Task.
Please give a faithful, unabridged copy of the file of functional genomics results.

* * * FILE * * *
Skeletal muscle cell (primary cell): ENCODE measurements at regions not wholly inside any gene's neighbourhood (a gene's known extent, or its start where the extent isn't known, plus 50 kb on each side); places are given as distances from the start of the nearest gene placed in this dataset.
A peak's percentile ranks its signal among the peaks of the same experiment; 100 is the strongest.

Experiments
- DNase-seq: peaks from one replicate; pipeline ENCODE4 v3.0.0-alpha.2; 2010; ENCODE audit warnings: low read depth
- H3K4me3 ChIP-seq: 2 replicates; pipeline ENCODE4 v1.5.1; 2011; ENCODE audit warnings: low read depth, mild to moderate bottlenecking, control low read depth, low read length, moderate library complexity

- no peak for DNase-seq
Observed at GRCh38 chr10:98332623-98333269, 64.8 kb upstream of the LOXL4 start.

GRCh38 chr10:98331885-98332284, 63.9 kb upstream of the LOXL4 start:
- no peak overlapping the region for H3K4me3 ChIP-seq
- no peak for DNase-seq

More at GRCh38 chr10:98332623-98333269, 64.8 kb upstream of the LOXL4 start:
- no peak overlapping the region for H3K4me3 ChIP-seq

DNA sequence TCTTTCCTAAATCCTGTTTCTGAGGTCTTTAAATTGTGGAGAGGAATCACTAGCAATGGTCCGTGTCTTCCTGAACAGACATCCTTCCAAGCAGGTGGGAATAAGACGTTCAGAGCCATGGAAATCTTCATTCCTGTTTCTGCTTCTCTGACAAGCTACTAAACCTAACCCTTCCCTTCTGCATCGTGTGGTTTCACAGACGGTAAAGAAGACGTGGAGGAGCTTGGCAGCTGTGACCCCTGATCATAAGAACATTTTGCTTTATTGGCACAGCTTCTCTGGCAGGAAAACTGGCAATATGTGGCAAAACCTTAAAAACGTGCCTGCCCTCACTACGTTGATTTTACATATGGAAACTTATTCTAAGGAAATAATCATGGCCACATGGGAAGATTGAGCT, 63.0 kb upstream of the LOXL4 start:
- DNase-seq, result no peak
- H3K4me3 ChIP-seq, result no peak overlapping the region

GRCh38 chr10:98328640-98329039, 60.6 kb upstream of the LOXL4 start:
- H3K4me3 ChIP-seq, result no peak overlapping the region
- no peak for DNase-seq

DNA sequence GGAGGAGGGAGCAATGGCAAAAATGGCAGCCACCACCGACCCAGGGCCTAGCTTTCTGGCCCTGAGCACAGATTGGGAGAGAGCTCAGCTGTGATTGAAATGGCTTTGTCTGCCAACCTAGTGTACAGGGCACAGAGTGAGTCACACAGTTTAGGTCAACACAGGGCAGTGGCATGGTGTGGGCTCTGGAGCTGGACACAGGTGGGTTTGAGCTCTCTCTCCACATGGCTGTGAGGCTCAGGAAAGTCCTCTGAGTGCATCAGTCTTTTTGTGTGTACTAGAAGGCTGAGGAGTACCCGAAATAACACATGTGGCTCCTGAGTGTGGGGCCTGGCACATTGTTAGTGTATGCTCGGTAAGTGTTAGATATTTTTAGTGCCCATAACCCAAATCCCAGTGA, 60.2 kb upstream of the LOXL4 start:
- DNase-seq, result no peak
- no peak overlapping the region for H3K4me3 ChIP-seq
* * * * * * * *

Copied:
Skeletal muscle cell (primary cell): ENCODE measurements at regions not wholly inside any gene's neighbourhood (a gene's known extent, or its start where the extent isn't known, plus 50 kb on each side); places are given as distances from the start of the nearest gene placed in this dataset.
A peak's percentile ranks its signal among the peaks of the same experiment; 100 is the strongest.

Experiments
- DNase-seq: peaks from one replicate; pipeline ENCODE4 v3.0.0-alpha.2; 2010; ENCODE audit warnings: low read depth
- H3K4me3 ChIP-seq: 2 replicates; pipeline ENCODE4 v1.5.1; 2011; ENCODE audit warnings: low read depth, mild to moderate bottlenecking, control low read depth, low read length, moderate library complexity

- no peak for DNase-seq
Observed at GRCh38 chr10:98332623-98333269, 64.8 kb upstream of the LOXL4 start.

GRCh38 chr10:98331885-98332284, 63.9 kb upstream of the LOXL4 start:
- no peak overlapping the region for H3K4me3 ChIP-seq
- no peak for DNase-seq

More at GRCh38 chr10:98332623-98333269, 64.8 kb upstream of the LOXL4 start:
- no peak overlapping the region for H3K4me3 ChIP-seq

DNA sequence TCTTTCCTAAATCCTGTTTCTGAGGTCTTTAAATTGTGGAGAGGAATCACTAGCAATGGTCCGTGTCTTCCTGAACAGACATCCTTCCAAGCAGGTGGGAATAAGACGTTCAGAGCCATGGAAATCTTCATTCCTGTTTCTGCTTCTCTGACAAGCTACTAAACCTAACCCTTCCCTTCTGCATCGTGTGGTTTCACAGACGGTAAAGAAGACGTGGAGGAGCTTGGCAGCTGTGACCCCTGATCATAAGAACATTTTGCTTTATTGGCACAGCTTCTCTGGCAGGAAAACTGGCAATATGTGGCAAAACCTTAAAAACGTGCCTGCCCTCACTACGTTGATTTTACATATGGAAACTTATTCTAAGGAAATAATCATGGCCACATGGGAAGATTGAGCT, 63.0 kb upstream of the LOXL4 start:
- DNase-seq, result no peak
- H3K4me3 ChIP-seq, result no peak overlapping the region

GRCh38 chr10:98328640-98329039, 60.6 kb upstream of the LOXL4 start:
- H3K4me3 ChIP-seq, result no peak overlapping the region
- no peak for DNase-seq

DNA sequence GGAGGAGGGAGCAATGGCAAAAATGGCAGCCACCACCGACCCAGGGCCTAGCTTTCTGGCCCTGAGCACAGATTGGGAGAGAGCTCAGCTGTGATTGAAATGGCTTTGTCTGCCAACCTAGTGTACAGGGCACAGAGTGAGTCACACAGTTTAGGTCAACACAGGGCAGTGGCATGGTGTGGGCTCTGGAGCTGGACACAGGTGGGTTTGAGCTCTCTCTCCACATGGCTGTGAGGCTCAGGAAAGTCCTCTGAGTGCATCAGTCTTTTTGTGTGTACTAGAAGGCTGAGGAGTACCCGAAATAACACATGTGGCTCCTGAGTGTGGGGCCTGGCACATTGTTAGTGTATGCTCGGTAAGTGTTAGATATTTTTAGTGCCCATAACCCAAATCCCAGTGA, 60.2 kb upstream of the LOXL4 start:
- DNase-seq, result no peak
- no peak overlapping the region for H3K4me3 ChIP-seq